Apostolic visitation: Sisters learn from the starlings

This story appears in the LCWR and Apostolic Visitation feature series.

by Kathleen Duffy


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The announcement six years ago of an apostolic visitation of United States congregations of women religious caused a stir among many sisters. According to the Vatican office, some congregations had become too secularized, too feminist, and were thus not attracting new members. Moreover, the sisters, especially those who work with marginalized persons and organize for justice, were becoming a nuisance and needed to be assessed. This attempt by the Vatican to exert unwanted control posed a threat to the identity and mission of the congregations and initiated a crisis. However, a good number of the congregations faced the challenge head on with a response reminiscent of the swarming behavior of starlings.

Starlings are relatively drab birds — short and dark with light speckles — but, when they catch the light, their pearly feather tips shine and, like oil on water, their bodies give off an iridescent purple and green glow. Like the sisters, they too are often considered a nuisance: Flocks roost where they are not wanted, devour fruit in open orchards, and sometimes even collide with airplanes. However, when frightened by the approach of a predator, starlings exhibit exquisite swarming behavior. The flock defends itself by swirling, pulsating and sailing through the sky, behaving like a huge single organism, creating one of the most graceful patterns in nature.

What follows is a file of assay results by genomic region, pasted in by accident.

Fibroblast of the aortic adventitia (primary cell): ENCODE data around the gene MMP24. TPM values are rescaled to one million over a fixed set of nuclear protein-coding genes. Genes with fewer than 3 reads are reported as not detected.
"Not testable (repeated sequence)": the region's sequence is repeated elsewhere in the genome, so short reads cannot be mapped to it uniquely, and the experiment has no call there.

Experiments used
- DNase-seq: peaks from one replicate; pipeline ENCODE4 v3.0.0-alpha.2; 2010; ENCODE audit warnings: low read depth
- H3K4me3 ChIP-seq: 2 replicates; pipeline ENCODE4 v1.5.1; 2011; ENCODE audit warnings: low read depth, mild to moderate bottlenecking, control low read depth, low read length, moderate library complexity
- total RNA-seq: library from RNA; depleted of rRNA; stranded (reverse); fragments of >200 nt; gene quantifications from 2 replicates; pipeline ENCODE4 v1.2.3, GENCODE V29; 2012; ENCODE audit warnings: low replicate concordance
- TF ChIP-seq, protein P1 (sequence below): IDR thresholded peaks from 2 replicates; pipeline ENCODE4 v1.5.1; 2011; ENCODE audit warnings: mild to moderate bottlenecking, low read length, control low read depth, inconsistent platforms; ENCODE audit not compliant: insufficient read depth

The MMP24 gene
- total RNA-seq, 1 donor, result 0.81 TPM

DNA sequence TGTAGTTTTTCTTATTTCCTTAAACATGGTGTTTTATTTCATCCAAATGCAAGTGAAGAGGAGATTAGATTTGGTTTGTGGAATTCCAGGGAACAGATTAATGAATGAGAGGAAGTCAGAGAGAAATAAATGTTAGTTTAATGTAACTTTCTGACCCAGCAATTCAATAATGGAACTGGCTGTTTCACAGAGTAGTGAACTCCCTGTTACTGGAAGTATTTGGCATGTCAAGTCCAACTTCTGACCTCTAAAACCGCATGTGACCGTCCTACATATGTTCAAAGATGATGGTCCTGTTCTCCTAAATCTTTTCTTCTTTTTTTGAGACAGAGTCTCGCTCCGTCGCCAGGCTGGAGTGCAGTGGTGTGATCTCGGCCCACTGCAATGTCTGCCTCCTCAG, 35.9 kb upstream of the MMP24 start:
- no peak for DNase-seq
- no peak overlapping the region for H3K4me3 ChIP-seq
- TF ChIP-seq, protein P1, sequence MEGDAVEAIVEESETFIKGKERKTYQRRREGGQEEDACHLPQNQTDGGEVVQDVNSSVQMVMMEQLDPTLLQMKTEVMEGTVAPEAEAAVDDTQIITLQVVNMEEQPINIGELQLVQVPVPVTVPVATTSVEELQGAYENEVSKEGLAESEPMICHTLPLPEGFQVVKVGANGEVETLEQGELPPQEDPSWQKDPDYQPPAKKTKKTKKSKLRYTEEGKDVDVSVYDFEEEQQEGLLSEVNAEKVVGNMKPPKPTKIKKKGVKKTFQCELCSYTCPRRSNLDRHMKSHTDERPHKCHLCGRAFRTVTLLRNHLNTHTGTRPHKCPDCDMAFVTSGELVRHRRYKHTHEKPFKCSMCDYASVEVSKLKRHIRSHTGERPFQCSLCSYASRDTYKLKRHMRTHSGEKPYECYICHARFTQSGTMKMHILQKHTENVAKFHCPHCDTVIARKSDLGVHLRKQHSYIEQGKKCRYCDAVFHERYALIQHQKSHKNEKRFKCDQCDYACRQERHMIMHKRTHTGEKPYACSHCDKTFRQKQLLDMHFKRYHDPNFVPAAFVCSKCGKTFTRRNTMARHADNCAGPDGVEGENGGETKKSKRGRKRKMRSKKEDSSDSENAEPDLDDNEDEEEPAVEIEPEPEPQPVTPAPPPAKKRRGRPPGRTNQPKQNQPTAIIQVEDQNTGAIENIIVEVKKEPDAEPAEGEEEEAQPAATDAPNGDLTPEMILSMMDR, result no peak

Starlings engage in collective behavior as an effective strategy for survival. A pressing need, escape from a predator, drives the starlings to interact coherently. The organic movements of the flock enhance its compactness, so that it presents itself as a large single bird and mesmerizes the approaching falcon. Each individual bird accepts a goal larger than its own and thus encourages the flock as a whole to cooperate in a highly organized way. Clearly, the flock is more than the sum of thousands of starlings; instead, it is a self-organized dynamical system exhibiting intelligent behavior.

Recent YouTube videos of starling swarms have heightened public interest in the mechanism that holds the flock together. Scientists have learned that the swarming flock has no single leader. Instead, the flock’s cohesive movement is created by interaction among the birds in the flock as a whole. When threatened, the flock becomes a decentralized, self-organized dynamical system in which cohesive movement is not controlled by external forces; rather, each bird cooperates to maintain order.